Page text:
Chinese stocks retreated by midday on Wednesday led by a correction in expensive small-cap stocks, after China reported economic growth slowed to a six-year low.
But shares in Hong Kong held firm on signs Chinese mutual fund managers were raising billions of dollars in their quest for bargains in the city.
China’s economy grew 7 percent in the January-March quarter from a year earlier – the worst showing since the depths of the global financial crisis, data showed, highlighting the need for further monetary easing.
“Without further easing, many businesses in traditional industries will die,” said Qi Yifeng, analyst at consultancy CEBM Group Ltd in Shanghai.
“But investors are getting less and less excited about easing because such expectation has been fully priced into the stock market.”
The CSI300 index fell 0.9 percent, to 4,400.50 points by midday, while the Shanghai Composite Index lost 1.1 percent, to 4,089.52 points.
Shenzhen’s start-up board ChiNext tumbled 3.6 percent, set for its biggest daily loss in nearly four months.
The Hang Seng index, however, only dipped 0.1 percent, to 27,547.75 points, while the Hong Kong China Enterprises Index gained 0.7 percent, to 14,368.61.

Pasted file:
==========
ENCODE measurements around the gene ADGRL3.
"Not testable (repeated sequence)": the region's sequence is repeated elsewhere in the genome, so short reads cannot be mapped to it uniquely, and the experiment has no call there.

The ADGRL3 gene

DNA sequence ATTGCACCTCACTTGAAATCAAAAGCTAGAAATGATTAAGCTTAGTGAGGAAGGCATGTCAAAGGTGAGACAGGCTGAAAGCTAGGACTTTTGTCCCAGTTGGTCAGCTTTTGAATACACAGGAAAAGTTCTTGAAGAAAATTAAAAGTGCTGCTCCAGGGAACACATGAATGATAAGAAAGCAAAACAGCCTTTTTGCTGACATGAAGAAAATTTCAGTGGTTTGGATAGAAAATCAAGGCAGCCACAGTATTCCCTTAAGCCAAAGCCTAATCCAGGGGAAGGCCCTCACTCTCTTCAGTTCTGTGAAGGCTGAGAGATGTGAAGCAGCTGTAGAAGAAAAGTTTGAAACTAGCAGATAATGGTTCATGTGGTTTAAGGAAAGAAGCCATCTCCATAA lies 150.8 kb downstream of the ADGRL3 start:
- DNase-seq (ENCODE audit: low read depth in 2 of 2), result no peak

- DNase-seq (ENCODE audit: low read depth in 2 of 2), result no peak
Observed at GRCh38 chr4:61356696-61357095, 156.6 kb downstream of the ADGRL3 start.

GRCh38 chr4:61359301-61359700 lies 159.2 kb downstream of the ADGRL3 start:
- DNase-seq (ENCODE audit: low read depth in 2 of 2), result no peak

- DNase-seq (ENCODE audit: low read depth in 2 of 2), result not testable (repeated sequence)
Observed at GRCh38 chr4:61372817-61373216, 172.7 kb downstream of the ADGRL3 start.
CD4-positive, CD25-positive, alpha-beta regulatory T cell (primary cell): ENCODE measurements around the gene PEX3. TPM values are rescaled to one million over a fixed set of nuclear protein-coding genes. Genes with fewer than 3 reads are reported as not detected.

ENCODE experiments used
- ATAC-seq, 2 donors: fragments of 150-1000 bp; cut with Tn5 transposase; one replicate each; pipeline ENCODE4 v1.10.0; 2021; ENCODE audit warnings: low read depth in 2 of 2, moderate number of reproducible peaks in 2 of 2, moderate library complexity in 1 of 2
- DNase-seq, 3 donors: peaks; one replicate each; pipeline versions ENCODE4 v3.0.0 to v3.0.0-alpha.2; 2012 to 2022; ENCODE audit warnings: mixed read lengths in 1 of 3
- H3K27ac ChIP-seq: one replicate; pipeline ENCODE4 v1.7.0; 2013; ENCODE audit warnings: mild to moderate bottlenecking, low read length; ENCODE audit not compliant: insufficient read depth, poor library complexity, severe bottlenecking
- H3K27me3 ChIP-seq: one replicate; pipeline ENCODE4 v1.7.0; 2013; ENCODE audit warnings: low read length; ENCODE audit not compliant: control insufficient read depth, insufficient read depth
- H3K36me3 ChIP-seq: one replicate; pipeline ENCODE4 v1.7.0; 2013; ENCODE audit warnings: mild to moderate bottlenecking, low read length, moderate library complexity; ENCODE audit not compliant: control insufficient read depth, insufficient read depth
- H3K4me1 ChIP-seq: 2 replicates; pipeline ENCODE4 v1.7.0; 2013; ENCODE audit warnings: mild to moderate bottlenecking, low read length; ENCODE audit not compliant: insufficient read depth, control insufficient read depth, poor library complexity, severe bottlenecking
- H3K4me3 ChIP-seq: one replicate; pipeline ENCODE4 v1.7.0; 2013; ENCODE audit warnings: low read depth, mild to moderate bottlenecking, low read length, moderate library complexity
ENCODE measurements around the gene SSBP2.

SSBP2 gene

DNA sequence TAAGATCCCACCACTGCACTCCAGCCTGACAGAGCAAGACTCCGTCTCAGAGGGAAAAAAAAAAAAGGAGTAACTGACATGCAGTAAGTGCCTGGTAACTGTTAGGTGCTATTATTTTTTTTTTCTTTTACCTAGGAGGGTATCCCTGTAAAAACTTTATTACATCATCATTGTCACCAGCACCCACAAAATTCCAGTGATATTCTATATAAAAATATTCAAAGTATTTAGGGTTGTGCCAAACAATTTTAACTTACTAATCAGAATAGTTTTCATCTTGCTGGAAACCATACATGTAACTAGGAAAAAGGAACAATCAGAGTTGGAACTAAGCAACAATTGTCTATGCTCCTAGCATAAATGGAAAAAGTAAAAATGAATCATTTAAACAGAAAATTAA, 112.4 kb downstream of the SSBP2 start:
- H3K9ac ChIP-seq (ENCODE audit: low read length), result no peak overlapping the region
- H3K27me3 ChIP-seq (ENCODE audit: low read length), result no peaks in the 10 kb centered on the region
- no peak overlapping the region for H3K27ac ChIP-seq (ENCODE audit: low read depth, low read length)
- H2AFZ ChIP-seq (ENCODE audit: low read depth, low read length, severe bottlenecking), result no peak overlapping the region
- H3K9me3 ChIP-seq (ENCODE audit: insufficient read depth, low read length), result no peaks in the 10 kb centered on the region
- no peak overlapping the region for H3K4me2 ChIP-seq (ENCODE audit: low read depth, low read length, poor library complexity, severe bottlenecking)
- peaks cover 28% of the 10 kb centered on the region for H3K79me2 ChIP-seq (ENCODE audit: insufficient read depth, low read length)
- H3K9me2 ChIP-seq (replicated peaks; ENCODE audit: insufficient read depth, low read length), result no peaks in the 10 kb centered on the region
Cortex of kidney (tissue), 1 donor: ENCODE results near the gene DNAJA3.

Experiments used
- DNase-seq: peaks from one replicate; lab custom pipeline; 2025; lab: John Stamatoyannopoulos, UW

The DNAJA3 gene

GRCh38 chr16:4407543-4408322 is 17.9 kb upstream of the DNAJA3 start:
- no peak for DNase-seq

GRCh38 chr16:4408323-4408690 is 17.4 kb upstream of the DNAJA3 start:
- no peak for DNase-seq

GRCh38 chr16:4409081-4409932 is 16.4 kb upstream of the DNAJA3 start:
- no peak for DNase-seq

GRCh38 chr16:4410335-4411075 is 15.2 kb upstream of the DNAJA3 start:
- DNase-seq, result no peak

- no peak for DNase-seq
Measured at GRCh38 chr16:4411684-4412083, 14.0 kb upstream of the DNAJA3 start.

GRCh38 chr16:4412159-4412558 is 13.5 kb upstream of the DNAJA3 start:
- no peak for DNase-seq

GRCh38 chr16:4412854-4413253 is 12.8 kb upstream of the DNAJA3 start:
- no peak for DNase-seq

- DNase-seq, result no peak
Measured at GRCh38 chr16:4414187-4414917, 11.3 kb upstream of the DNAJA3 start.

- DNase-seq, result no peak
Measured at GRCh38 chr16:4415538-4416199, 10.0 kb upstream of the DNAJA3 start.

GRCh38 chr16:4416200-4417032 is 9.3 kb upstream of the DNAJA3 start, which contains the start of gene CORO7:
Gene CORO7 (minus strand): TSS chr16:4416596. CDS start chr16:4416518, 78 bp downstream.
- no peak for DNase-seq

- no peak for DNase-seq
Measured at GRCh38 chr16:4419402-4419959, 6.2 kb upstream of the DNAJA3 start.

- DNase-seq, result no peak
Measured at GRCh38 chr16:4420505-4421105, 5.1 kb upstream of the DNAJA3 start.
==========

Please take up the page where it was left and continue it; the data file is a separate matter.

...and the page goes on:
“Bad economic data could trigger short-term correction in mainland stocks, but Hong Kong stocks will still benefit from fresh mainland and global money inflows,” China Investment Securities said in a note to clients.
Invesco Ltd’s China fund venture has raised about 11 billion yuan ($1.8 billion) for China’s first mutual fund to invest under the Shanghai-Hong Kong Stock Connect scheme, two sources told Reuters.
The fundraising, the second biggest for an equity-focused mutual fund in China this year, underscores strong mainland interest in Hong Kong stocks, and could fuel the city’s market rally.
BOC International has forecast that about 100 billion yuan could be raised by mutual fund managers in April to invest in Hong Kong’s stock market.
“Most of China’s small-cap companies are expensive, but in Hong Kong, some small caps are seriously undervalued, while some others are rationally priced,” said Huang Ruiqing, fund manager at Bosera Asset Management Co, which will also launch a fund to invest in Hong Kong next week.
He added that valuations of mainland-listed blue chips, such as banks, were still reasonable.
Shenzhen’s SME board, home to small- and medium-sized enterprises, tumbled more than 3 percent, while the CSI300 Banking Index was up over 1 percent.